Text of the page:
You’ve heard of green screen but did you know that you can use a blue screen to set your subjects in a projected background screen too?

Simply speaking, the biggest difference between the two is the color of the screen itself, but every creator has their own preferences or needs in regard to their subject, the camera they’re using, the light, etc.

Let’s take a look at the main differences between blue screen vs green screen.

Blue screen vs green screen

You don’t need to be a professional filmmaker to use a green screen or a blue screen in your video-making process.

Even if you’re just messing around, preparing a video for your social media channels, streaming video games, or whatever, you can find a use for this nifty little tool.

The truth is, no matter which color screen you have at home, with chroma key technology, you will be able to do the work just fine.

However, if you’re looking to become more advanced, there are a few things you need to pay attention to and then decide between blue screen vs green screen.

1. Objects and colors

The main reason for using a green screen or a blue screen is to be able to put your objects into a different setting using chroma key compositing (or chroma keying).

Now, blue and green are the most used colors for the screens because there are no these colors in most human skin tones. This makes blue and green easier to key and replace than, say, reds or yellows.

So you essentially want to choose a color that your main object doesn’t have on itself.

For example, if your main object is wearing a green costume, using a green screen will make things rather difficult for chroma keying later on. And if they’re wearing a blue costume, blue screens won’t do the job either!

Still, you need to beware of the color spill! It doesn’t have to be the exact same color to make things difficult, but anything from the same color range will be tricky to key and edit.

So if your object wears, for example, an olive green dress, green screens won’t do and you better use a blue one!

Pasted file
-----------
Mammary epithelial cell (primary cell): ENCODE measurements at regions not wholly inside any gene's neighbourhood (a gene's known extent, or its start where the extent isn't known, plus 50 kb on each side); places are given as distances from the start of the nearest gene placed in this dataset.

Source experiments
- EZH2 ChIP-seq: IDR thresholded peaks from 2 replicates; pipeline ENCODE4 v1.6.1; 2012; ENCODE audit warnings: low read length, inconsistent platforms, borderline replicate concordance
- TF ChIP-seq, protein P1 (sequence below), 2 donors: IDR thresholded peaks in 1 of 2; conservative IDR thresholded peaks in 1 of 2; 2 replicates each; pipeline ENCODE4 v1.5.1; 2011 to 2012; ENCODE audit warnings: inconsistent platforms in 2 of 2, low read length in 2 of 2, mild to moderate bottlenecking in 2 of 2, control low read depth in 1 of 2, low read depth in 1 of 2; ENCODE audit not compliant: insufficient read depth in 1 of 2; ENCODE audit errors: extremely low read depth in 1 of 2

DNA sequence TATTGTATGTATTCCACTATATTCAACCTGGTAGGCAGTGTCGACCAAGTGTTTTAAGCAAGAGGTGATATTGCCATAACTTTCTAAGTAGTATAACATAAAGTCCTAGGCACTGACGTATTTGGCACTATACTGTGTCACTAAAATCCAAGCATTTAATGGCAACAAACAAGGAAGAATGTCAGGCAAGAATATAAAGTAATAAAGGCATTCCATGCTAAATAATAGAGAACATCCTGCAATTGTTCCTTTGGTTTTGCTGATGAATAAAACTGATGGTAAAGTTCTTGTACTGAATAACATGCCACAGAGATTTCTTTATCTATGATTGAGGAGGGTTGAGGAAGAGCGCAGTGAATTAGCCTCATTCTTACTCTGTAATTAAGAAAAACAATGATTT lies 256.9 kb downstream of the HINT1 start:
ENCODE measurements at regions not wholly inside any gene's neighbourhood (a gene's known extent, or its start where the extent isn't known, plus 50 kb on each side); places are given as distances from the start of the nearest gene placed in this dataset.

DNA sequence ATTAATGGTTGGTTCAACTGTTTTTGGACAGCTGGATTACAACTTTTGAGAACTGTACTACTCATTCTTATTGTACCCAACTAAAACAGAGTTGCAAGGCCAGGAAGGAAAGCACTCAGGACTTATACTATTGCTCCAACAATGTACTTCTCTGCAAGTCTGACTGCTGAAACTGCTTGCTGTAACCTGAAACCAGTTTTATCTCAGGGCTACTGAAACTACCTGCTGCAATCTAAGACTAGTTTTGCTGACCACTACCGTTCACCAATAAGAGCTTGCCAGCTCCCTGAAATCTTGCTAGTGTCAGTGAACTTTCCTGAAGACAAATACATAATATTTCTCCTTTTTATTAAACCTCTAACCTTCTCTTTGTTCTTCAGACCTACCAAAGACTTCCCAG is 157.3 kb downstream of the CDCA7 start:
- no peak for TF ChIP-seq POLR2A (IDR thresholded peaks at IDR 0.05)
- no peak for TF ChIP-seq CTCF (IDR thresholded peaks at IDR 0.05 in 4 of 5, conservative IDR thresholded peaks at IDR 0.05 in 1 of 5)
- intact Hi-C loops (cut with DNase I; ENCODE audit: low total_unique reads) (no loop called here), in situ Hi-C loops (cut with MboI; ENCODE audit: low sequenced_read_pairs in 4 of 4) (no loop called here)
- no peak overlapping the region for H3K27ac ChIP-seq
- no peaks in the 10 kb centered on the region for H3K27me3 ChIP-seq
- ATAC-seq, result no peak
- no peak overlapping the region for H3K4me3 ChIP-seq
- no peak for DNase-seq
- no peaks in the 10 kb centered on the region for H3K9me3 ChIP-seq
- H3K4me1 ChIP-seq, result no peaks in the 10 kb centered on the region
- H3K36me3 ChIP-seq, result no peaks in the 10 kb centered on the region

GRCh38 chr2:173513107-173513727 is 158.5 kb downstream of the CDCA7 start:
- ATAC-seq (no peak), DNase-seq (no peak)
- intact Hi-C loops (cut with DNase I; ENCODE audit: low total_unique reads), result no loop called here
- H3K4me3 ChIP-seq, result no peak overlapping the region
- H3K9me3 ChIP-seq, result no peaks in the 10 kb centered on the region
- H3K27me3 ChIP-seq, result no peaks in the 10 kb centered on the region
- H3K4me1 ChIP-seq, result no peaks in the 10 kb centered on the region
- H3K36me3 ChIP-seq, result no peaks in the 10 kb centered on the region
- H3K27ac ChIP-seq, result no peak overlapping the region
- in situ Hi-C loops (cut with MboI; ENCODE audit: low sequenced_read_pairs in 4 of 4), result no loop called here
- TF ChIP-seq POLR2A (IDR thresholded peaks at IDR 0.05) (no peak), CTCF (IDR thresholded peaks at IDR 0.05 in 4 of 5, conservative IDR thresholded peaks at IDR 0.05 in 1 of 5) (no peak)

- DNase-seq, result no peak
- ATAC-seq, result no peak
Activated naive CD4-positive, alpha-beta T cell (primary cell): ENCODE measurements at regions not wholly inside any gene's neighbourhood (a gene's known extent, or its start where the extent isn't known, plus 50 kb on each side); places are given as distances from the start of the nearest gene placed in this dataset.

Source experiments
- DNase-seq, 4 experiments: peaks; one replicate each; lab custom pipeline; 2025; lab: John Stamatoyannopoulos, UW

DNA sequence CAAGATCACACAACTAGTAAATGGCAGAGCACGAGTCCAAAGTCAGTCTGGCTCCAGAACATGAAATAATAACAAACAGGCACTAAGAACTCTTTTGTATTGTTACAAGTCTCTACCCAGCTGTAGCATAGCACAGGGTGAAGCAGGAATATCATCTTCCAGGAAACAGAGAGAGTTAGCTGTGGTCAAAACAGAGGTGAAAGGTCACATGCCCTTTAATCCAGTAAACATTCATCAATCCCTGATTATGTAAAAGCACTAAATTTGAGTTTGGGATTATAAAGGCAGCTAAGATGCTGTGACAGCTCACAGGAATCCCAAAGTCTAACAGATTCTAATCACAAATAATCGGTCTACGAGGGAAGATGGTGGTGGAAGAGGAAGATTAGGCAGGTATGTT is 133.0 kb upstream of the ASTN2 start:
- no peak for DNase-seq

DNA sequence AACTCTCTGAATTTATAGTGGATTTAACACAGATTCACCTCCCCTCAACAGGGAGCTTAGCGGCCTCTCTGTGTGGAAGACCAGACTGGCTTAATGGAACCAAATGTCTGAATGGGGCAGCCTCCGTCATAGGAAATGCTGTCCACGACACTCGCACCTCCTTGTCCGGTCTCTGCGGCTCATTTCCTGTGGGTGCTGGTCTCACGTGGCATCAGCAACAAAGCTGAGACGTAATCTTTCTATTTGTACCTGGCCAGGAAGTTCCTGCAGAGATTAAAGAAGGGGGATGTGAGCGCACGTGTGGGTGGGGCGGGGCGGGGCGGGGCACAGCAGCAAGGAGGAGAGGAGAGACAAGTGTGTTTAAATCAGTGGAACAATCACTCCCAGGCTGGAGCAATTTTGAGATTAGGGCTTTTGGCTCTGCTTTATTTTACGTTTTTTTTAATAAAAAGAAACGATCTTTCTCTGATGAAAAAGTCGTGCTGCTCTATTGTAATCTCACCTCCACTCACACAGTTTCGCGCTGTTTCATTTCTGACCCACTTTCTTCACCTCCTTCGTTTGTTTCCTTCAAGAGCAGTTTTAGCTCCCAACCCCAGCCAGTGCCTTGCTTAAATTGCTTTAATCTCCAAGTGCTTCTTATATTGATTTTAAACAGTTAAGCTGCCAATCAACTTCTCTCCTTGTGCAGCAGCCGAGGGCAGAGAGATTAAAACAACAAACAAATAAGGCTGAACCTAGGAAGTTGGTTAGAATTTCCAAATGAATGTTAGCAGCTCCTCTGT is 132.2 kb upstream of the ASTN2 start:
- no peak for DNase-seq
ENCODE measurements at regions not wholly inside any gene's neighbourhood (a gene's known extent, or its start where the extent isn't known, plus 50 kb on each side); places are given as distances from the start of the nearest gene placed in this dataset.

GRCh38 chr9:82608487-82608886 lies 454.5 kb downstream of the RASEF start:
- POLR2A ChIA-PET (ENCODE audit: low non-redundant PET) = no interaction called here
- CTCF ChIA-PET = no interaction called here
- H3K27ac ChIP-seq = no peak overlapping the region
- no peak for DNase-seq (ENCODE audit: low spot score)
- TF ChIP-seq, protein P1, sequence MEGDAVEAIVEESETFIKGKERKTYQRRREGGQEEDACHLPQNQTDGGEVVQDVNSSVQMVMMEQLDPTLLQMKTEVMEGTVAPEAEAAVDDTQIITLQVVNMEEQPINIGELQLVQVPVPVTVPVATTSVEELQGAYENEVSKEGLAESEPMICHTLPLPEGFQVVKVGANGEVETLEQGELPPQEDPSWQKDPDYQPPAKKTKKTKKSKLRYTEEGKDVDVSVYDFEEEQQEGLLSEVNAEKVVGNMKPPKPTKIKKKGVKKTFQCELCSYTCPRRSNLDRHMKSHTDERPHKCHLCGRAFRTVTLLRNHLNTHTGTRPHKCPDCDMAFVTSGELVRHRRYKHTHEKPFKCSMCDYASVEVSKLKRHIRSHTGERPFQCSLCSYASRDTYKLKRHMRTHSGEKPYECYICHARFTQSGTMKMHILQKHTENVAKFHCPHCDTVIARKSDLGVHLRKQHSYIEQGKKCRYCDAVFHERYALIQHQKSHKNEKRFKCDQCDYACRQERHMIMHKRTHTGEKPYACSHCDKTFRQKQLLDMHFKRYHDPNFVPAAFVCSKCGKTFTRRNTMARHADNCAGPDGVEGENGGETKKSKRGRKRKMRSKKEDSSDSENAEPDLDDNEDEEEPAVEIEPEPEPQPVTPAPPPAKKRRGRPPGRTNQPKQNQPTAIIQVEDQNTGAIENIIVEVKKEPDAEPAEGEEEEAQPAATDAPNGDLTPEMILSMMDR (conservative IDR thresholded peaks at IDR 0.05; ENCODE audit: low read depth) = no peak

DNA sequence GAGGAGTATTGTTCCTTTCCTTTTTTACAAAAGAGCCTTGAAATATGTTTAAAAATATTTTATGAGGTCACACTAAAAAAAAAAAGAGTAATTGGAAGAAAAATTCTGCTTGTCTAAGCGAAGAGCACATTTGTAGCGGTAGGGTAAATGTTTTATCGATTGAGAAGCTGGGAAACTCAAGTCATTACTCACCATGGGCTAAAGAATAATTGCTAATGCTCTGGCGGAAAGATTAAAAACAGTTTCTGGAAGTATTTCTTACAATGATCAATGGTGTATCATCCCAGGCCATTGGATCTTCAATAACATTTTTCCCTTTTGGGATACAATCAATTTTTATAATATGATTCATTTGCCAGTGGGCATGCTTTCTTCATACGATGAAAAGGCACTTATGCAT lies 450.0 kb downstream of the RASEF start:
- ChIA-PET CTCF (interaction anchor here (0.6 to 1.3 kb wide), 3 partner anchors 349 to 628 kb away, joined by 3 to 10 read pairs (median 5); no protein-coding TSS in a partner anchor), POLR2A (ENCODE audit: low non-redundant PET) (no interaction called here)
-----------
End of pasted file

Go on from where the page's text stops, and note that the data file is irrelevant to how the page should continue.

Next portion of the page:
Talking about color ranges, we should mention the hair color of your subjects.

The same way you don’t want to use a green screen if you have emerald or olive costumes, you don’t want to use a green screen if your character is blonde either.

Color spill is difficult to avoid in some lighting and it’s better to be safe than sorry, so choose your screen color wisely! You don’t need a bodiless head floating around in your videos, like these two weather reporters.

2. Surroundings

Paying attention to your surroundings is really no different than paying attention to the color of your characters’ hair and costume colors.

If you’re filming somewhere where there are a lot of green or a lot of blue objects all around (outdoors in a park, near a body of water, etc.) and if you need to keep any of those objects, you better choose a contrasting color screen and save yourself some time in the editing process.

3. Lighting

One more thing you need to pay attention to is the lighting, but also, the nature of the colors blue and green.

For example, the color green has a much higher luminance, which means that it reflects more light than the blues, so if you’re filming a daytime scene and need your objects and your overall setting to be well-lit, you could do better with a green screen.

However, if you’re filming a scene that’s supposed to be dark, moody, gloomy, or is simply set at nighttime, going with blue color for your screen will work much better than green, simply because it will be much easier to set the right mood with a color that reflects less light.

4. Color spill and fine details

We’ve talked about costumes, hair, and skin tones and paying attention to what color screen you choose in regards to those, but the truth is, no matter how careful you are, there’s a good chance some color spill will occur.

It happens so often that, because of the light and shadow play, a thin line of color spill will appear around your objects.

This may look like a thin aura or a weird-looking hairline, but either way, it is much easier to fix with a blue screen.

It’s especially important to pay attention to the placement of your objects and the screen behind them, but other reflective surfaces as well.

If they’re close to one another, the color spill will be greater, and it will be more difficult to fix those spills if you were using a green screen to shoot the scene.

5. Camera type

The chances are, you’re using a digital camera for your filming.

But if you’re among few that still like to play around with film cameras, this one is for you.

The thing is that digital cameras, especially newer, more advanced models, have sensors that are much better at capturing green colors precisely.

This means that even if there are some green objects on a green screen in your surrounding, and you need to edit them properly, you will do it with much more ease than you would were they blue on a blue screen.

On the other hand, a film camera lens isn’t all that good at capturing differences between different shades of green, so chroma key compositing in this case would be much more difficult.

In short – if you’re using digital cameras, go for a green screen, and if you’re a film camera lover, a blue screen will work better for you as they pick up blue colors better.

Wrap Up

Blue and green screens both are rather useful tools in film-making, but there are pros and cons to both.

So if you’re wondering whether to use a green or blue screen, take into consideration your objects, the surrounding, the lighting, and the camera type.

Green screens might be more popular as greens are not found in human skin tones, but there are a few reasons why blue screens could work better too!